The commissioner of the National Lotteries Commission (NLC) has resigned “with immediate effect” weeks before her term expires at the end of September. This is evidenced by several sources.
Thabang Charlotte Mampane served for 10 years as a commissioner — effectively the chief executive officer — of the NLC. Her first five-year contract was extended in September 2017.
Over the past few years, the NLC has been riddled with corruption. GroundUp uncovered hundreds of millions of rand in misspent lottery funding on Mompane’s watch, and what we reported is likely the tip of the iceberg.
Her resignation comes just over two weeks after GroundUp discovered that lottery funds earmarked to build a school in Limpopo, which was destroyed by fire during a protest, were used to pay for her luxury home in a golf estate.
The home in the upmarket Pecanwood Estate, which adjoins Hartebysport Dam in the North West Province, is registered in the name of a trust of which Mampan and her husband Samuel are trustees. The couple and their two grown children are the beneficiaries of the trust.
Mampane’s home is one of several that GroundUp has revealed have been bought with Lottery grants designed to fund good causes, particularly in rural and marginalized communities.
Read: SIU freezes ex-lottery chairman’s mansion
Mampane, who earned 4.5 million rand last year, went on leave the same day the GroundUp story was published.
We understand that Mompane should have been disciplined for using lottery money to buy her house. It is not yet clear how her sudden resignation will affect this process.
Tendo Ragama, former NLC arts and culture distribution agency deputy and current legal head, has been acting commissioner since Mampane went on leave two weeks ago.
The purchase of the house is being investigated by the Special Investigations Unit (SIU), which has been investigating corruption involving lottery funds since President Cyril Ramaphosa signed a declaration in October 2020 authorizing the investigation.
The SIU recently summoned Mampane to answer questions about the purchase of a house in 2016 for 3.6 million rand. A few weeks after that, GroundUp, which had been investigating the purchase of the home since receiving the notice last year, went public with its story.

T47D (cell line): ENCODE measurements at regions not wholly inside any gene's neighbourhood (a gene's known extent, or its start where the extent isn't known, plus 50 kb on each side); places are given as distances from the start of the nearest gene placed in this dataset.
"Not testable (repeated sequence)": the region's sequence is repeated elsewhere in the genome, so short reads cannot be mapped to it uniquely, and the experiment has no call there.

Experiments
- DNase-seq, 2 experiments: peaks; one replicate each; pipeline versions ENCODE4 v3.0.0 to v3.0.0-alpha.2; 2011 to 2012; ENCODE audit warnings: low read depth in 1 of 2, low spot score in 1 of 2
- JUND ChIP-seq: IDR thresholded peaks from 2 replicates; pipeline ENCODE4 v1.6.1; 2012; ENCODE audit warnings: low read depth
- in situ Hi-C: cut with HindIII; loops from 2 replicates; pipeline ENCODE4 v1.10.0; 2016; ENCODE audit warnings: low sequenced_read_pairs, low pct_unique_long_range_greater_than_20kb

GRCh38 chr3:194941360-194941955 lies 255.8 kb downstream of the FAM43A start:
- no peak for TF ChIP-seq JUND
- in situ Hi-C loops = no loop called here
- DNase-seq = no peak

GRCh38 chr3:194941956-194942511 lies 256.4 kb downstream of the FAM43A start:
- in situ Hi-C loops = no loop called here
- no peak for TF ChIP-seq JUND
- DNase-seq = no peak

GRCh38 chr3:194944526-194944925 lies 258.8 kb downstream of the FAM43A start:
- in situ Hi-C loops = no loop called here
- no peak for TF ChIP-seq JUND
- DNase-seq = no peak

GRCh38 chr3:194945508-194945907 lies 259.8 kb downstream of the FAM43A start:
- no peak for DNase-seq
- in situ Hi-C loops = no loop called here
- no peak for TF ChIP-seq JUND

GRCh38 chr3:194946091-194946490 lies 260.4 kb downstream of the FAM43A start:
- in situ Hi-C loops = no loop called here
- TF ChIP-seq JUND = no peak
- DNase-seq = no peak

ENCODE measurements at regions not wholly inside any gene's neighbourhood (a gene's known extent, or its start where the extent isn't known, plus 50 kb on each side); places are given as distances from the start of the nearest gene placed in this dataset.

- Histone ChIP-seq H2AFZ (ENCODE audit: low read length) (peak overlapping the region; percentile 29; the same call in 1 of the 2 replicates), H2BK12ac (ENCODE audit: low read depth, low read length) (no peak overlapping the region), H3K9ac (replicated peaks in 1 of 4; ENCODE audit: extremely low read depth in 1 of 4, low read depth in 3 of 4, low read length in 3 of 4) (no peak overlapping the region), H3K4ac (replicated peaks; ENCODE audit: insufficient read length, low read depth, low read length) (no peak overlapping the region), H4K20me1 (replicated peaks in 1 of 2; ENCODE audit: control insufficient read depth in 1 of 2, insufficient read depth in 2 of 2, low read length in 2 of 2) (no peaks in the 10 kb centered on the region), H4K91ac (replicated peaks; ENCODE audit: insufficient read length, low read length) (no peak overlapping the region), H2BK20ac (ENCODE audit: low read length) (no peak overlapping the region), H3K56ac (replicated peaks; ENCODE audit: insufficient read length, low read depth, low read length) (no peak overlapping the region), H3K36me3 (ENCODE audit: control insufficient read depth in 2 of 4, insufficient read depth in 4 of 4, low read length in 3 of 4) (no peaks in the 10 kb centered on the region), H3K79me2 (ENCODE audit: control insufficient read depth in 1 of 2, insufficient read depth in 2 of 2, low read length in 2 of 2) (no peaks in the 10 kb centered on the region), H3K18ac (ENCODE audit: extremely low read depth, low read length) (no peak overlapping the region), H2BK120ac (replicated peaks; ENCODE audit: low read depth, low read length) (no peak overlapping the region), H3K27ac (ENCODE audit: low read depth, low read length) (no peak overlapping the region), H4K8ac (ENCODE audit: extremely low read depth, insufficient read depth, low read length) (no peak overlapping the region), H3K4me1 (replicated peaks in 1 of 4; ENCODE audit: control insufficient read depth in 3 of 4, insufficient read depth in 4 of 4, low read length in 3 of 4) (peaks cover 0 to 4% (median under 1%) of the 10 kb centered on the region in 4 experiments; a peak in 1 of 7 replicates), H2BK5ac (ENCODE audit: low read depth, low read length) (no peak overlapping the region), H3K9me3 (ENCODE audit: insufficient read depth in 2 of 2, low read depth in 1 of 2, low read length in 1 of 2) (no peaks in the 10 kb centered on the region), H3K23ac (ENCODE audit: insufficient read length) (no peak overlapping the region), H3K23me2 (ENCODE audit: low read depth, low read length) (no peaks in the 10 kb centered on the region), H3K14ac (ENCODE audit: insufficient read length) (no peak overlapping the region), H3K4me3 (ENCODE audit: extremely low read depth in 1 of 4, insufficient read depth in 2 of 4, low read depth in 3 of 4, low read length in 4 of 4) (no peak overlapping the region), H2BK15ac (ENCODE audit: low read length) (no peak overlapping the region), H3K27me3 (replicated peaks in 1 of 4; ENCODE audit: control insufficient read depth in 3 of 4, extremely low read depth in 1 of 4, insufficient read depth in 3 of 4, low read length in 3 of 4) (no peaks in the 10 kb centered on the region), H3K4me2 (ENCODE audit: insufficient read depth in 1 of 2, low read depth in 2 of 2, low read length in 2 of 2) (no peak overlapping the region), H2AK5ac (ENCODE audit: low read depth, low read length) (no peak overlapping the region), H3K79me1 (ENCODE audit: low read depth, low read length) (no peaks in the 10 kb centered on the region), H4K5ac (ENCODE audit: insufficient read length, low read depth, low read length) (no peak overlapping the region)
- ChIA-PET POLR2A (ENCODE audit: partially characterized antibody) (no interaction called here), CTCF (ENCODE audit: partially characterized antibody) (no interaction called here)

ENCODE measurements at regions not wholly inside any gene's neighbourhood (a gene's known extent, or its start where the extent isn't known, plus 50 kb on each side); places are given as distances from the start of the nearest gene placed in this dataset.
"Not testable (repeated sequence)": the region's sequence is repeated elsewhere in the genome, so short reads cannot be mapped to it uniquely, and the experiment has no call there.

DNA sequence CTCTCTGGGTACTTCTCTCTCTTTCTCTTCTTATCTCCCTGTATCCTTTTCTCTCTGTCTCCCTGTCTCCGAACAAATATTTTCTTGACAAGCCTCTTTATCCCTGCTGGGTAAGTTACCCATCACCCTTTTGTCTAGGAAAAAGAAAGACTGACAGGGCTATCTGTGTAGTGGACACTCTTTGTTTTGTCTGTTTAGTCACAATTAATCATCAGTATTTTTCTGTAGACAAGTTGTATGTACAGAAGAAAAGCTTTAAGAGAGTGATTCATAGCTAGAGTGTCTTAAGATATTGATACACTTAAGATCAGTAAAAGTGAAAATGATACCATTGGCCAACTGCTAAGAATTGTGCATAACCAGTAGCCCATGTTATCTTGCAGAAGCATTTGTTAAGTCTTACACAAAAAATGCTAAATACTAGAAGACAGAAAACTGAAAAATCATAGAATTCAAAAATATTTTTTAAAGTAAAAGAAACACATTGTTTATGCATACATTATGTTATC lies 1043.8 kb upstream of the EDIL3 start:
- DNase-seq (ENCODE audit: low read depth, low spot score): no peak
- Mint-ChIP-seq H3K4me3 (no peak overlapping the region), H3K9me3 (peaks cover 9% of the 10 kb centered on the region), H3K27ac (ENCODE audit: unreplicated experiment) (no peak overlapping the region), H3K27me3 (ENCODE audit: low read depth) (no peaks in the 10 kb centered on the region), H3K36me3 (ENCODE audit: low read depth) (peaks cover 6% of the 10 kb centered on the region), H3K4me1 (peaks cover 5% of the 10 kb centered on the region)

Under Mampan, the NLC’s relationship with Trade, Industry and Competition Minister Ebrahim Patel, who oversees the lottery, was adversarial and litigated (see here and here ). Communication between the Minister and the NLC was mainly limited to written letters, often in the form of letters from lawyers.
This is not the first time that Mompane has stepped down from a high-profile position. In 2010, she resigned as acting chief operating officer of the SABC after being caught on CCTV listening to a board meeting where her work was being discussed.
This follows the SABC board’s appalling performance before Scopa (Parliamentary Standing Committee on Public Accounts) the previous month. After the Scopa hearings, Mampane came under pressure to give up her position, but she kept her well-paid job as a group leader in the CEO’s office.
In 2012, she received a “golden handshake” of 4.3 million rand from the SABC to terminate her contract early. Shortly thereafter, she joined the NLC as a commissioner.
Mompane did not respond to a request for comment on her resignation sent to her via WhatsApp and Signal.
NLC spokesperson Ndivhukha Maphela said he was not aware of Mampane’s resignation and was trying to verify it. Reminded of the deadline in the original request, he said “protocols should be followed.”
The NLC issued a brief statement on Tuesday (August 16) confirming Mampane’s resignation.
“The Board acknowledges the resignation of Ms. TCC Mampane as Commissioner of the National Lotteries Commission effective August 15, 2022, and [is] is considering the application for dismissal,” the report says.
“The process of appointing a new commissioner is in full swing. The panel ensures the efficient and effective work of the commission while the proceedings are ongoing,” it added.
This article was first published on GroundUp here.
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